• GermanFest Minnesota

GermanFest Minnesota

  • 19 Jun 2015
  • 4:00 PM
  • 21 Jun 2015
  • 5:00 PM
  • Historic Schmidt Brewery on 7th Street in St. Paul
GermanFest Minnesota

June 19-21, 2015
at the Historic Schmidt Brewery in St. Paul
Free admission and parking

GermanFest logo

The Fort Road Federation is partnering with FILO Productions to produce a new ethnic festival. The event, titled GermanFest, strives to be the premier German cultural event in the Midwest. This three day event on June 19-21, 2015, at the historic Schmidt Brewery, features the many aspects that make up German culture — far beyond the usual Oktoberfest emphasis on beer and food. Germanfest will focus on bringing a rich selection of activities, foods and drink and reflections of history into a family and kids friendly event.

This year, the GAI will be hosting the culture tent at GermanFest, where we’ll have kids crafts, trivia, a Glücksrad (prize wheel) and even a mini exhibit on the history of the GAI and the original Volksfest Association. Celebrate Friday night through Sunday afternoon—and you may even see some familiar faces from the Haus!

For more information, please visit the GermanFest Minnesota website.

 

History is full of assassinated leaders, but also full of near misses. Join us with Dr. Susanne Wagner, German Program Director at the University of St. Thomas, for a discussion focusing on the different types of Widerstand (resistance) and some of the more prominent resistance groups, such as the men involved in the July 20, 1944 failed attempt to assassinate Hitler, the Kreisauer Kreis (Kreisau Circle), the Rote Kapelle (the Red Orchestra), and the Weiße Rose (White Rose). What were the motivations of Widerstand fighters with Colonel Claus Graf von Stauffenberg, who planted the bomb that missed its mark? How do we evaluate Einsame Kämpfer (lonely fighters) such as Jägerstätter and George Elser, or the passive resistance of the members of the Weiße Rose and the Kreisauer Kreis?  Are the Swing Kids really Widerstand? The more extreme a regime, the more consequent the resistance against it!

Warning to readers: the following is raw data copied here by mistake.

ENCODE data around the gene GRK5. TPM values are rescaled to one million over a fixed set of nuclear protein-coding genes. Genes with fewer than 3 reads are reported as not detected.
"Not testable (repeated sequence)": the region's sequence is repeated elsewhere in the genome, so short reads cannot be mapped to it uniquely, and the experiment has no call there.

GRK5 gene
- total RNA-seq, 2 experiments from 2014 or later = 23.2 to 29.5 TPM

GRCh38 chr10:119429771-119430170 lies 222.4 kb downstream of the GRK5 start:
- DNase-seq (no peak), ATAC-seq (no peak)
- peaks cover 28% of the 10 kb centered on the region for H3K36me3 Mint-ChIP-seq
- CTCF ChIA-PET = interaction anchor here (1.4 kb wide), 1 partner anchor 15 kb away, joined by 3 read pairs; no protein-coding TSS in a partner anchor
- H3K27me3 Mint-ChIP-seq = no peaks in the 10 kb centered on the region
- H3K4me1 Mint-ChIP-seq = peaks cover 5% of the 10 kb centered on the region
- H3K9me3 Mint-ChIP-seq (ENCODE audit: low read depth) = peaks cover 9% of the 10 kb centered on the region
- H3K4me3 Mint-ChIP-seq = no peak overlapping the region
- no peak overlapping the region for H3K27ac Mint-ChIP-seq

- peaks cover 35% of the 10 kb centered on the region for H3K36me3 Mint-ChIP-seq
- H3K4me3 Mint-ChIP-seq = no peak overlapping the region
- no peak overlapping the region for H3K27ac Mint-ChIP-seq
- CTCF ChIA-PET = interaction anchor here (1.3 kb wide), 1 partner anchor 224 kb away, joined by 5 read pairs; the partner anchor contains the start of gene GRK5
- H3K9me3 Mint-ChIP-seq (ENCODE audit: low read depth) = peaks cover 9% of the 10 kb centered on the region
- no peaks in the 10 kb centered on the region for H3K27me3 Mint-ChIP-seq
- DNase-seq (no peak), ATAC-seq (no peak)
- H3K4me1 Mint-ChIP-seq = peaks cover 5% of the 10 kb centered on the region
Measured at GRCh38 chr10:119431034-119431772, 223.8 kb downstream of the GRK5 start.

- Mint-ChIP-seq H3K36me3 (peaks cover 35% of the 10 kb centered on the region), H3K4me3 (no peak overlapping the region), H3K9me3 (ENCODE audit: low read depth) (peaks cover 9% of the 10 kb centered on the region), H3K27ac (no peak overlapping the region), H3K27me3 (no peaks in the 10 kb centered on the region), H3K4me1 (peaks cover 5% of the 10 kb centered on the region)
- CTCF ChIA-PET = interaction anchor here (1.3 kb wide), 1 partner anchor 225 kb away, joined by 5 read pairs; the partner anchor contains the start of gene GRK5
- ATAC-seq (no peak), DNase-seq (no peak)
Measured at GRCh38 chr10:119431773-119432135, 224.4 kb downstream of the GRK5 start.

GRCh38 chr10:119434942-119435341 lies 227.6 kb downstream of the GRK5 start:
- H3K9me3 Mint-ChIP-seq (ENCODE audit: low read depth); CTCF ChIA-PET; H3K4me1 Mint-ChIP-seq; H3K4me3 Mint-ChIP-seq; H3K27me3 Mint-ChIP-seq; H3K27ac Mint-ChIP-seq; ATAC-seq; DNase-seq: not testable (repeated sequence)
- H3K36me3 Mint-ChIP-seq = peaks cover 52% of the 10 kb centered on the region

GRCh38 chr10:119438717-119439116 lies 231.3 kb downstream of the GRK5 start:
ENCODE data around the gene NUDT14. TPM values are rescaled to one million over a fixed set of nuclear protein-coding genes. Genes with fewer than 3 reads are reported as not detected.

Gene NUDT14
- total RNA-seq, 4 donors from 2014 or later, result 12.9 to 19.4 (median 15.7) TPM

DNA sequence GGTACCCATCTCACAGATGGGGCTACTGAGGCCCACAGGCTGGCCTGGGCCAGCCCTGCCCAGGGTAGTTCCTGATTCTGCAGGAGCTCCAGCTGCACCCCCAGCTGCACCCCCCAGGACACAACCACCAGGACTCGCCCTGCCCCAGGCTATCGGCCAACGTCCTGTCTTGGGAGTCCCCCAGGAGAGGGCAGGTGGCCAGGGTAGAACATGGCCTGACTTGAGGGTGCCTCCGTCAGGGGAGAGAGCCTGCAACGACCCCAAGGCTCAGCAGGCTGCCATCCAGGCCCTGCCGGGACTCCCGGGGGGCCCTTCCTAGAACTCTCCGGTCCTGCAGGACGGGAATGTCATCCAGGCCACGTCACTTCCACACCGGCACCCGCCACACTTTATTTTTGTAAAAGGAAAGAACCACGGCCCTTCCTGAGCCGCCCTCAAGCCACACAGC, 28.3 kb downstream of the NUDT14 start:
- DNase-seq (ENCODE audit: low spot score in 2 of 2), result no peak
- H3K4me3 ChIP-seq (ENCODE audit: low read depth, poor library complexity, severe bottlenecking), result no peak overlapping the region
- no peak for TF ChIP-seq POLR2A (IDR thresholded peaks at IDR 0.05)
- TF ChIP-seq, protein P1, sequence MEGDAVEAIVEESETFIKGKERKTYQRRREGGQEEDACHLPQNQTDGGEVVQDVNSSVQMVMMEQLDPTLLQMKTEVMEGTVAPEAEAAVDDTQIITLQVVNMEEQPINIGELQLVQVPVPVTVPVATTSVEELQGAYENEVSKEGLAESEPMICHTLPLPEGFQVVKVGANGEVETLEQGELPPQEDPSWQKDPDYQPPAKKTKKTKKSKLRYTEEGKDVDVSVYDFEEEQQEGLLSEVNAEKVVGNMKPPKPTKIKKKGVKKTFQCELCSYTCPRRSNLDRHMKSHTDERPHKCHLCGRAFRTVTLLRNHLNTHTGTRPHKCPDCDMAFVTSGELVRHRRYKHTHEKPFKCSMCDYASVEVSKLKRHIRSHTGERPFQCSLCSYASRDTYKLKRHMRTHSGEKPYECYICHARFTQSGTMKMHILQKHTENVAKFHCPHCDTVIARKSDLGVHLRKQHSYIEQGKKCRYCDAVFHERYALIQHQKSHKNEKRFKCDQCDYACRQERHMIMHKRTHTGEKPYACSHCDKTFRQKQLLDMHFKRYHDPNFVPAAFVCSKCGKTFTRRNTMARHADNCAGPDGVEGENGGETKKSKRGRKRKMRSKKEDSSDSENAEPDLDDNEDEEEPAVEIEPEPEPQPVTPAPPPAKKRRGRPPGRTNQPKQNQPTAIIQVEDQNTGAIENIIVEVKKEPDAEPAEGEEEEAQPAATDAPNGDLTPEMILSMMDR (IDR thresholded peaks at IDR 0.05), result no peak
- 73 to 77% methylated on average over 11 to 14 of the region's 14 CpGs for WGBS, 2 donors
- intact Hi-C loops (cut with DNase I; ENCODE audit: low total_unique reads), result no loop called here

Wagner is a cultural and literary historian focusing on 19th-/20th century Germany with a research emphasis on resistance literature. In addition to heading the German Program at the University of St. Thomas, she is also a member of the Executive Council of the American Council of Teachers of German (AATG).

 

History is full of assassinated leaders, but also full of near misses. Join us with Dr. Susanne Wagner, German Program Director at the University of St. Thomas, for a discussion focusing on the different types of Widerstand (resistance) and some of the more prominent resistance groups, such as the men involved in the July 20, 1944 failed attempt to assassinate Hitler, the Kreisauer Kreis (Kreisau Circle), the Rote Kapelle (the Red Orchestra), and the Weiße Rose (White Rose). What were the motivations of Widerstand fighters with Colonel Claus Graf von Stauffenberg, who planted the bomb that missed its mark? How do we evaluate Einsame Kämpfer (lonely fighters) such as Jägerstätter and George Elser, or the passive resistance of the members of the Weiße Rose and the Kreisauer Kreis?  Are the Swing Kids really Widerstand? The more extreme a regime, the more consequent the resistance against it! 

 

Wagner is a cultural and literary historian focusing on 19th-/20th century Germany with a research emphasis on resistance literature. In addition to heading the German Program at the University of St. Thomas, she is also a member of the Executive Council of the American Council of Teachers of German (AATG).

 

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